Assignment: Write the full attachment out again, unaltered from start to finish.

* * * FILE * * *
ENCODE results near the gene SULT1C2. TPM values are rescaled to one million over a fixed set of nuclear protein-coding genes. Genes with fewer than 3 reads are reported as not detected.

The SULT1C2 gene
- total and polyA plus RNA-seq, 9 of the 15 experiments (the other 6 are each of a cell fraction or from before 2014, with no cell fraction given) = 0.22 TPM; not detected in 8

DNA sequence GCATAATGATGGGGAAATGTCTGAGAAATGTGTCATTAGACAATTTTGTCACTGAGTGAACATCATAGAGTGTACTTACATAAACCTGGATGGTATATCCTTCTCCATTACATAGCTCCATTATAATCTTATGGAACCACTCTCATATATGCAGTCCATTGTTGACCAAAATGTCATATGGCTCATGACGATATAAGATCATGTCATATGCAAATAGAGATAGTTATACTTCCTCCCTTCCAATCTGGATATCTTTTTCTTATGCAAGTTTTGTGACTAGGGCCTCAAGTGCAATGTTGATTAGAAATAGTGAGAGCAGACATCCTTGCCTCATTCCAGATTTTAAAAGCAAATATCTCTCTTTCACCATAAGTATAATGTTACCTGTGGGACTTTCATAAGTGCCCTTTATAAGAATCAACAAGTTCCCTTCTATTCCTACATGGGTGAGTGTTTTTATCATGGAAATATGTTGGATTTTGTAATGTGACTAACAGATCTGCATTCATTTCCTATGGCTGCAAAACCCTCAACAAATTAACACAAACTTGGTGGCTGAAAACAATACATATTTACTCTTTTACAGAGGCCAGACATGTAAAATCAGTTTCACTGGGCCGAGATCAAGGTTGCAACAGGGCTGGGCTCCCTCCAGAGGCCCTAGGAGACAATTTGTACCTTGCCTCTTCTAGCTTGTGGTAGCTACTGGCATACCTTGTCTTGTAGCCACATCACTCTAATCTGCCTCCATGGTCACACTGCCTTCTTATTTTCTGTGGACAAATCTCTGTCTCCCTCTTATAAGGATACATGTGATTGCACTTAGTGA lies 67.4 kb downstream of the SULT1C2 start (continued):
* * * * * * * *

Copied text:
ENCODE results near the gene SULT1C2. TPM values are rescaled to one million over a fixed set of nuclear protein-coding genes. Genes with fewer than 3 reads are reported as not detected.

The SULT1C2 gene
- total and polyA plus RNA-seq, 9 of the 15 experiments (the other 6 are each of a cell fraction or from before 2014, with no cell fraction given) = 0.22 TPM; not detected in 8

DNA sequence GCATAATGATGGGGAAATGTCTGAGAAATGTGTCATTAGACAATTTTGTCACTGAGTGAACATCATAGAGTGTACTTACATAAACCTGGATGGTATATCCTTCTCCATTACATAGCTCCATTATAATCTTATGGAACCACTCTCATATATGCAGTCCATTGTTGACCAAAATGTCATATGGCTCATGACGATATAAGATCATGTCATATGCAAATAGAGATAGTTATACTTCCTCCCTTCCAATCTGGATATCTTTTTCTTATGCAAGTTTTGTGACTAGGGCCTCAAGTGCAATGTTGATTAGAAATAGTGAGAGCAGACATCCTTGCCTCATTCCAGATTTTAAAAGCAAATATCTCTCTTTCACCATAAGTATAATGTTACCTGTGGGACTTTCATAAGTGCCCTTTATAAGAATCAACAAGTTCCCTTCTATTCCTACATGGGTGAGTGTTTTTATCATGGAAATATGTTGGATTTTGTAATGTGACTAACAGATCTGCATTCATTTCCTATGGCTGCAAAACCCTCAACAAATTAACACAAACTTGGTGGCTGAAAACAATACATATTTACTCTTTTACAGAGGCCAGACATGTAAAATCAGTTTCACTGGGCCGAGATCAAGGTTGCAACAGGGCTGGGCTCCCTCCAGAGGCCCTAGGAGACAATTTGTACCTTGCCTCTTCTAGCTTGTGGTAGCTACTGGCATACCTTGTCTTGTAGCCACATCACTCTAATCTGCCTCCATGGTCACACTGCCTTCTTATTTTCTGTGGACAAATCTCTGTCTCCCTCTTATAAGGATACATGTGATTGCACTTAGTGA lies 67.4 kb downstream of the SULT1C2 start (continued):